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Homestead, off grid, shelter

 
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Ok, I do not have a lot of money.  I am 64 years old this summer.  Average health, can work 8 hours a day,.

I must have my own own land, my garden, a few chickens.

I have built two complete houses. And have lost count of the number I have fixed.

I have some cash saved up, in a few weeks I will shop for 1 to 5 acres, in my price range, likely will be off grid.

I plan to move onto ok the land, camp out and go from there.

Of course I will check out local zoning  and such before I purchase

What do you think the plan should be??

I was thinking I need to build a shelter, semi permanent,  perhaps on skids.  Simple  stick  built, easy for one msn to build, say 14 x 24.  I hate 14 feet, extra cuts, Dad always built divided by 4, like 24x36, never 26x34!!  And he built a lot.

This place should last 20 years, dous not gave to last forever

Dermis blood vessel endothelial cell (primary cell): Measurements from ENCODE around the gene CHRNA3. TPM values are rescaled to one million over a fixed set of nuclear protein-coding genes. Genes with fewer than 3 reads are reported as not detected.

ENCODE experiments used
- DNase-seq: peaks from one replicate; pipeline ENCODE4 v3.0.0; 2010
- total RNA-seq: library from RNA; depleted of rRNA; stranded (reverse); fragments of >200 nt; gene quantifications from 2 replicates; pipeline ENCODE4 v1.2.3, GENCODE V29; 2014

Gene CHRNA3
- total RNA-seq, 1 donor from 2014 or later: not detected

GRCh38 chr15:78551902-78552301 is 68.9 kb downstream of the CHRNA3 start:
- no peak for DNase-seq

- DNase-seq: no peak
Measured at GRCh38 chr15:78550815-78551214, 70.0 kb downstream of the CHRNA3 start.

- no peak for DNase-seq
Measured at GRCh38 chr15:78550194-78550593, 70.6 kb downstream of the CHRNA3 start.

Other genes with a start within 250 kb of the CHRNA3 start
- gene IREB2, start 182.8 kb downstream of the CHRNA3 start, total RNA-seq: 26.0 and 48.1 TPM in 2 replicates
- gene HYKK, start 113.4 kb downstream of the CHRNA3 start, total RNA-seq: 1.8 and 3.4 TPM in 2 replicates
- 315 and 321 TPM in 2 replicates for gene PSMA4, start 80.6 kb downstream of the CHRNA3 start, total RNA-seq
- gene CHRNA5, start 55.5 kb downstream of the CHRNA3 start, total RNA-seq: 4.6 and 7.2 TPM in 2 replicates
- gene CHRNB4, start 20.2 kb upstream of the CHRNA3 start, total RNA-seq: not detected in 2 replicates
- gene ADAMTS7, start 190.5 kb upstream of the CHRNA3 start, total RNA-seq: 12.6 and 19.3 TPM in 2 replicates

I am open to built up post and  beam,  with pressure  treated wood in beded into the ground, or on the ground,with  patio  pavers floor

Your thoughts

Ty

Paul⁷
 
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paul salvaterra wrote:Ok, I do not have a lot of money.  I am 64 years old this summer.  Average health, can work 8 hours a day,.

I must have my own own land, my garden, a few chickens.

I have built two complete houses. And have lost count of the number I have fixed.

I have some cash saved up, in a few weeks I will shop for 1 to 5 acres, in my price range, likely will be off grid.

I plan to move onto ok the land, camp out and go from there.

Of course I will check out local zoning  and such before I purchase

What do you think the plan should be??